in Nonhuman voices in Anglo-Saxon literature and material culture
A queer history

Elizabeth Freeman's argument for a queer writing of embodied intimacy. I will also draw on H.D., whose poems inspired by the London Blitz use the concept of the palimpsest as a metaphor for a queer, feminist historiography of ancient mythologies. These different modes of queer historiography all shape my understanding of Bryher's distinctive mode of intimacy and community in the novel to shape engagement with tradition and the place of women in a world that can be hostile to them. Bryher's Beowulf shows readers the Blitz through the eyes of the owners and patrons of the

in Dating Beowulf

Argonauts had passed by in safety.50 For Niles, writing in 2006, it is Tupper’s classical learning that has ‘led him into the realm of fancy’ since the ‘very peripheral place of the siren in Anglo-​Saxon lore’ means that we cannot take this solution seriously.51 To my mind, Trautmann’s solution of ‘water in its various forms’ gets closer to the thingness of this riddle creature: the young girl (fæmne geong) may be seen as a spring and the grey-​haired woman (feaxhar cwene) as an ice floe, while the singular warrior (ænlic rinc) is snow.52 As such, Trautmann’s solution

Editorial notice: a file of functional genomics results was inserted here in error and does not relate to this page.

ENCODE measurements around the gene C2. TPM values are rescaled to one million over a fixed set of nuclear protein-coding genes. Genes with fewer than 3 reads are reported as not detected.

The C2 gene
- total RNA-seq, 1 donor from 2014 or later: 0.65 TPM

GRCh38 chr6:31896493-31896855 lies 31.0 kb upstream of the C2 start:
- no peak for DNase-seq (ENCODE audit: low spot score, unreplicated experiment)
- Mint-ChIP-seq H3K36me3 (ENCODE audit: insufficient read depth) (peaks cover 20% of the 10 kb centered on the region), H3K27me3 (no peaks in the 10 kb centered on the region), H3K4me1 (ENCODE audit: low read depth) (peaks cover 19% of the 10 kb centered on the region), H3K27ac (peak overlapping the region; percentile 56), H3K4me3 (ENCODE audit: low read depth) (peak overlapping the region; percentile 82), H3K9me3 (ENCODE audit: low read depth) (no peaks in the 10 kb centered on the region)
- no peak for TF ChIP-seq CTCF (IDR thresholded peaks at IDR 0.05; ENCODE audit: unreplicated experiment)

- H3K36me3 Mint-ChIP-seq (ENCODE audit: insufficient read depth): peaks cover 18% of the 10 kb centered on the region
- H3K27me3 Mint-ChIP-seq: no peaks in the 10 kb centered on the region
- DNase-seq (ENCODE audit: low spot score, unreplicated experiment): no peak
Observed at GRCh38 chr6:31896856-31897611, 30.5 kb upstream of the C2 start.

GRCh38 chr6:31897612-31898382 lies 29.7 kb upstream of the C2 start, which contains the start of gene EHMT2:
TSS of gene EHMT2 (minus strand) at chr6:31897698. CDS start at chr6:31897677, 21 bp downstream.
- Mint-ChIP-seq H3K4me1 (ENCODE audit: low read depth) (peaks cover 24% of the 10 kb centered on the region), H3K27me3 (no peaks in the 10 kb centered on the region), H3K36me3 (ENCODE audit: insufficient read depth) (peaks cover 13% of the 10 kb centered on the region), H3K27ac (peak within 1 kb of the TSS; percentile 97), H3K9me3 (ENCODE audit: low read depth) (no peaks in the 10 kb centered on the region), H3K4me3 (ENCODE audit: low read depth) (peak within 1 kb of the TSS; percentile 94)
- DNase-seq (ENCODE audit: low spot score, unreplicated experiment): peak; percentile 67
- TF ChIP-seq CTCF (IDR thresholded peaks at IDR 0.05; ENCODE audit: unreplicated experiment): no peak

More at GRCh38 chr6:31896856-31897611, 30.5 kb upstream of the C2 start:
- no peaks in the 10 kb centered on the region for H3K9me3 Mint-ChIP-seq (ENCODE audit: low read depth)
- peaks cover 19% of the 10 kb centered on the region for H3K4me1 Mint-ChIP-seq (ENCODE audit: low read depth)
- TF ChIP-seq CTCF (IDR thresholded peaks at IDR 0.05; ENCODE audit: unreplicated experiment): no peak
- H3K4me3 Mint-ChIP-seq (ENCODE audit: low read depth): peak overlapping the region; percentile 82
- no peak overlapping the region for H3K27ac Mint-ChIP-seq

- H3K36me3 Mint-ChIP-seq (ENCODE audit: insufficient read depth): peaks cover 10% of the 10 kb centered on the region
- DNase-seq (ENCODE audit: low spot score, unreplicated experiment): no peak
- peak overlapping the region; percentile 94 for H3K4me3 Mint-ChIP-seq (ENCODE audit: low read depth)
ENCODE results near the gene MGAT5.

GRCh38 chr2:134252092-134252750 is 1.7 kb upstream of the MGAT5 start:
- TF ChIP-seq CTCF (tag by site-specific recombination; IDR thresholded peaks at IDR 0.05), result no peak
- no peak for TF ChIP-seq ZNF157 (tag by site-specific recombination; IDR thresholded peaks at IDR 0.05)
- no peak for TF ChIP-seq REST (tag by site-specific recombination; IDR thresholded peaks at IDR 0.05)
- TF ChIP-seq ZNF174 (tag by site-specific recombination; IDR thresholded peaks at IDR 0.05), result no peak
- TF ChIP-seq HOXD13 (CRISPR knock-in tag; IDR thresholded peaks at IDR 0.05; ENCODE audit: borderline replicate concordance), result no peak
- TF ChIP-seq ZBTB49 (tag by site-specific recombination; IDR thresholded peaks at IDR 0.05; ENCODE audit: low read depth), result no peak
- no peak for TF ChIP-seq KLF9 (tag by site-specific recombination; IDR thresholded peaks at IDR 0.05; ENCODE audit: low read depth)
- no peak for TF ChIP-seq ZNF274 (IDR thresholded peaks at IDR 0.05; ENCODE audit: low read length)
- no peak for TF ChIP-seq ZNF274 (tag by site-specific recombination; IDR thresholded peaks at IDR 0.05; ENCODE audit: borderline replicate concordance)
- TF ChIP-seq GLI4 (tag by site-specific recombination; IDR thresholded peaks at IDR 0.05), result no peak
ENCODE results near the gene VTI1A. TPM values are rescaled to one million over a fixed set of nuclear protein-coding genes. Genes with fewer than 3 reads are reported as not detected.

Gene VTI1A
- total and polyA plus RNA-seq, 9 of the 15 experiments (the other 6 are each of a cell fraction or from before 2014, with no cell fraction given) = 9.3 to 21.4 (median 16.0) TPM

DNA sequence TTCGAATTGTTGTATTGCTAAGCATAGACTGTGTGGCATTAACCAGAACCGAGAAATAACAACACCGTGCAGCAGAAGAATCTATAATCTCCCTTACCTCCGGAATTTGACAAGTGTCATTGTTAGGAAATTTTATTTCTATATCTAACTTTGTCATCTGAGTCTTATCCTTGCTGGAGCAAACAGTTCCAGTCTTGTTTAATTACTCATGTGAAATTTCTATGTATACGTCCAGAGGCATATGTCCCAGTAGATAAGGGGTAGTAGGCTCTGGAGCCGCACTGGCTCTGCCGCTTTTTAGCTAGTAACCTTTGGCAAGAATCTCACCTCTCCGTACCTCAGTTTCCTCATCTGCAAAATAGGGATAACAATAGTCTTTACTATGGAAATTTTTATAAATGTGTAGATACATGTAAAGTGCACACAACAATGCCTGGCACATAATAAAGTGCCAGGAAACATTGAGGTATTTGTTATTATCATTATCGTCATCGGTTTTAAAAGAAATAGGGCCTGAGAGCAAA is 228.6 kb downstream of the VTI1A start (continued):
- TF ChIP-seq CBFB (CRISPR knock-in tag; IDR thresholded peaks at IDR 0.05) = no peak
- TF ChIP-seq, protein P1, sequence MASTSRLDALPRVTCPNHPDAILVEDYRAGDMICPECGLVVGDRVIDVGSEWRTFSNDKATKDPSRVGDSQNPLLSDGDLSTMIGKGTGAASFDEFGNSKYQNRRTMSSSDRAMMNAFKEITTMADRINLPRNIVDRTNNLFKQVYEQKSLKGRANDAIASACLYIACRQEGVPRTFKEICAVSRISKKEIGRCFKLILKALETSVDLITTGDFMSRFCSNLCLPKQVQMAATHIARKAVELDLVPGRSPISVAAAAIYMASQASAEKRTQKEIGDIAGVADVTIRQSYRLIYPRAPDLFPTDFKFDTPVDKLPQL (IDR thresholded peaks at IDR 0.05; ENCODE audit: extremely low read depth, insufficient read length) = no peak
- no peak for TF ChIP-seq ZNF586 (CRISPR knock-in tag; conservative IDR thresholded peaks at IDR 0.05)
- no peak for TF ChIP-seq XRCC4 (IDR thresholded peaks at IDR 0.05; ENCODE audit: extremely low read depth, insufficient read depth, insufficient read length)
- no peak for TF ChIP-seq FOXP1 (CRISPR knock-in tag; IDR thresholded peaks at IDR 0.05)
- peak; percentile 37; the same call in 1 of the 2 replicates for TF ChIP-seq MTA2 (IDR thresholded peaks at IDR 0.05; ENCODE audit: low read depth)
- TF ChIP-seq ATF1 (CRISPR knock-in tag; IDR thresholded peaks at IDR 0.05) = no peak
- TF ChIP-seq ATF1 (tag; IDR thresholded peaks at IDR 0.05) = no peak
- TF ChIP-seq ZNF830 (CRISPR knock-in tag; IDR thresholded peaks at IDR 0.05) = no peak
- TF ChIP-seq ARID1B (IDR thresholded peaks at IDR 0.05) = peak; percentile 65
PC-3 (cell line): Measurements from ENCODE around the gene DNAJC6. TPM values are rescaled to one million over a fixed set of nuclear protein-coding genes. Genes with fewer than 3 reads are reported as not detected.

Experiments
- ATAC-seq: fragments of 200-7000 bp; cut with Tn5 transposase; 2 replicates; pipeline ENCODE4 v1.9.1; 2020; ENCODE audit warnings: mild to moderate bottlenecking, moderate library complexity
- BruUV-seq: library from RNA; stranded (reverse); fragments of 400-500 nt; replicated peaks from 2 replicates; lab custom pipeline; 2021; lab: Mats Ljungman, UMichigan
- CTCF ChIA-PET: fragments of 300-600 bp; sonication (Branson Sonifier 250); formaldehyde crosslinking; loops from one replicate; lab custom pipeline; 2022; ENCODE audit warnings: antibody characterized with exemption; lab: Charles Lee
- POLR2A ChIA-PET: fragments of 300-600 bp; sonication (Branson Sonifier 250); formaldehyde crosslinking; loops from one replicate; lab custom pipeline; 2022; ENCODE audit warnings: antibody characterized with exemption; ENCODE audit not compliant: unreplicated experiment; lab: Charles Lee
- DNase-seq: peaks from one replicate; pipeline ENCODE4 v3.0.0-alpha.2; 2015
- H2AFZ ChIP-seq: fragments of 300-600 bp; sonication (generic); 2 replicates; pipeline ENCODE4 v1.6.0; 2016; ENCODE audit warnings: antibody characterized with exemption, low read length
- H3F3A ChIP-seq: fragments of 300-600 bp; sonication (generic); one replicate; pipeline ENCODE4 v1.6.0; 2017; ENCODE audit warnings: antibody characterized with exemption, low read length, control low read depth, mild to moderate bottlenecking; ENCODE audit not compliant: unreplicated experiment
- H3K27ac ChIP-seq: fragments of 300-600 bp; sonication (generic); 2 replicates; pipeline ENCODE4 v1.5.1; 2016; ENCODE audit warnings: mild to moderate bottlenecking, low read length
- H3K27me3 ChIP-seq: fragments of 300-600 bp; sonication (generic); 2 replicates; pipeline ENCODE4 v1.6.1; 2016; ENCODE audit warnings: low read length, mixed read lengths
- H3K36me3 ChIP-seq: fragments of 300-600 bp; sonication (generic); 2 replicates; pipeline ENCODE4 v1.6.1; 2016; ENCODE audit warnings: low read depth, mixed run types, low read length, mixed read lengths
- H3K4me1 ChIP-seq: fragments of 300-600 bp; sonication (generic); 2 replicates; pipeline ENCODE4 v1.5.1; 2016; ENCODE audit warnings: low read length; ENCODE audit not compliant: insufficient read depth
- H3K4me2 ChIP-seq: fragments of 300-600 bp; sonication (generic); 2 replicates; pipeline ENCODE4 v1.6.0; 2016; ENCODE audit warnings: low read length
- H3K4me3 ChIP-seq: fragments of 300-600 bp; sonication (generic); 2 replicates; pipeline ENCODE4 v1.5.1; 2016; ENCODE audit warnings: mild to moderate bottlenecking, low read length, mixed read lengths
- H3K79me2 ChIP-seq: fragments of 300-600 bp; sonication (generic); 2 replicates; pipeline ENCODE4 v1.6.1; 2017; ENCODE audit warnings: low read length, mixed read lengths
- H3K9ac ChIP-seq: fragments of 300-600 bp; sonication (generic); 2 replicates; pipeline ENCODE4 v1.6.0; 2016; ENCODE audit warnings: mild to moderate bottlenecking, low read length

in Nonhuman voices in Anglo-Saxon literature and material culture
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Old things with new things to say

’ in Reassembling the Social:  An Introduction to Actor-​Network Theory (Oxford:  Oxford University Press, 2005). See also Lowell Duckert, ‘Speaking Stones, John Muir, and a Slower (Non)Humanities’, in Jeffrey Jerome Cohen (ed.), Animal, Vegetable, Mineral:  Ethics and Objects (Washington, DC: Oliphaunt Books, 2012), pp. 273–​9. 4 Coole and Frost, New Materialisms, p. 6. 5 For an accessible overview of Anglo-​Saxon science, see R. M. Liuzza, ‘In Measure, and Number, and Weight: Writing Science’, in Clare A. Lees (ed.), The Cambridge History of Early Medieval

in Nonhuman voices in Anglo-Saxon literature and material culture